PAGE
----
Wednesday, April 27, 2011

Problems with commercial enterprises dominating the 'cloud'

Did you notice the last couple of weeks that things are changing with those nifty cool Web2.0 and social media applications that not so long ago were a novelty and made lots of waves in the learning technology field? Yes, exactly, first Delicious was not interesting anymore to Yahoo, then last week Google decided to stop their Google video service, now this week Friendster tells us to save our files.

 In the case of Delicious, after a public outcry, they have reversed their decision. Google is after widespread protests looking into moving the videos to YouTube, while they re-instated the position of their RSS reader, Google Reader, in their navigation to its original position after protests by RSS aggregators when they moved it.

What can we conclude from this? Clearly, the web-surfers and users are not the customers of these commercial enterprises; their advertisers and share-holders are, the behavior of users are merely the by-product of the money-making enterprise, required to produce the 'social graph' needed for advertisers to sell their stuff. Any application that is not profitable will be disconnected, how successful it might be in supporting people's lives and learning.

Another important point to draw from this is that we as users can collectively influence the behavior of the new Web monopolies to ensure that the services important to us are not cut just like that. These companies have to understand that we can walk with our feet and that they will have to perhaps provide some services that are vital to the lives of users at a loss to on the other hand make lots of money in other ones, very much like commercial bus or postal service operators are required by governements to run not such profitable routes in order to provide a balanced service. Of course there is no global government to take on these companies, bar perhaps the European Union who is not afraid to fine the Microsoft, Apple or Google of this world if they breach monopoly laws.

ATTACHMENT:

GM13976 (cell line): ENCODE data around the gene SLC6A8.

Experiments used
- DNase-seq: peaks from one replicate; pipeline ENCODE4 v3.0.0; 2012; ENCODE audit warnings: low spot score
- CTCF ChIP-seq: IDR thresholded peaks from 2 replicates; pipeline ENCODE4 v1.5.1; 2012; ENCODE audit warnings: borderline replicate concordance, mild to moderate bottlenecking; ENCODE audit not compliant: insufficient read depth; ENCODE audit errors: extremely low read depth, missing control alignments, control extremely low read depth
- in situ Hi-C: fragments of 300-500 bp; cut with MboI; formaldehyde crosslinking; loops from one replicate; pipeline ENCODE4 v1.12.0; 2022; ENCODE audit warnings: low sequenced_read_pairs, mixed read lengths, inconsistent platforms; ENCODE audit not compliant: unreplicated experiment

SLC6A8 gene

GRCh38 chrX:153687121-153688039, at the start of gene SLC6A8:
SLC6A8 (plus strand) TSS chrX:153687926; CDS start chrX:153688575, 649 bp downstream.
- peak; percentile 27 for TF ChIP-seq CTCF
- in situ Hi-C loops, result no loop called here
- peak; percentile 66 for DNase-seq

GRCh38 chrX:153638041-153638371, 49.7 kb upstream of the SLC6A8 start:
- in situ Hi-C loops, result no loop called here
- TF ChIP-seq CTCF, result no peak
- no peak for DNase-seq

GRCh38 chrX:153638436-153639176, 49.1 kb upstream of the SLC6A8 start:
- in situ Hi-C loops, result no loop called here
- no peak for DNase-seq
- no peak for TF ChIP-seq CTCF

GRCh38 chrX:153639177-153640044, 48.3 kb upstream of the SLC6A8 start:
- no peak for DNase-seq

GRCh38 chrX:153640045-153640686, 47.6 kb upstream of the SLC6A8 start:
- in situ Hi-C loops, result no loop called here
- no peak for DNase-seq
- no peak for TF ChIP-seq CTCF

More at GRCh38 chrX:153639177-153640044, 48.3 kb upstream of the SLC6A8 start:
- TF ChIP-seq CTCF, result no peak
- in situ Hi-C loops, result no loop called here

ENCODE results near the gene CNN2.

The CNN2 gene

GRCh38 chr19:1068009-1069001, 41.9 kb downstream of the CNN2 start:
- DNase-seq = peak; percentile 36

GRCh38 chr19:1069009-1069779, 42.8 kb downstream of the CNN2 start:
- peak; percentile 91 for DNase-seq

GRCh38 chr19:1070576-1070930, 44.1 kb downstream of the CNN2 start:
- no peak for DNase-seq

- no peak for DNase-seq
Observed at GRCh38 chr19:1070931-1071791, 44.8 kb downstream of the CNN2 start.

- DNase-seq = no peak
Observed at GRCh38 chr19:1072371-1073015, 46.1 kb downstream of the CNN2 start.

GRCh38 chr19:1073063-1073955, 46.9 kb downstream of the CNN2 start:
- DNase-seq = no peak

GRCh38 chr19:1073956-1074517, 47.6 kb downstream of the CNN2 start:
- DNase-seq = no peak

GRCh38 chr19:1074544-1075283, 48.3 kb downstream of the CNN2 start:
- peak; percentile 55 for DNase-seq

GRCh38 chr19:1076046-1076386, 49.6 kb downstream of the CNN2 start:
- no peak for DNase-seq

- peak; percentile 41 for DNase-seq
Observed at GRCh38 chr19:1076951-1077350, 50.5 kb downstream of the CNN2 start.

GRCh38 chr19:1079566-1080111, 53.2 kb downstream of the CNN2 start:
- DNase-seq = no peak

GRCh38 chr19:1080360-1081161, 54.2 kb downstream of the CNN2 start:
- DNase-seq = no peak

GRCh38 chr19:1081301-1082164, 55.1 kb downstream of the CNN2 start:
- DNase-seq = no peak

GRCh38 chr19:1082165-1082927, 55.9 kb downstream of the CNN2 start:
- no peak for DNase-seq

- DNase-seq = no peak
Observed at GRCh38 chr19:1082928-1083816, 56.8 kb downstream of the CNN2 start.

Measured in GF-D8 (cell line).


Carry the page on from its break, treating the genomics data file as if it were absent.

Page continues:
The final point I would like to make is that it might be time for new public services to safeguard what is vital for education and tp people's learning. We have public libraries, why not public search engines, as was suggested by White. These would not be guided by commercial interests, but would be available to safeguard our social and cultural heritage.  It is clear that the way the Cloud is ruled does nothing to ensure that what is important to its users is maintained, rather it is like everywhere else in the world, it is greed that makes the Cloud go round.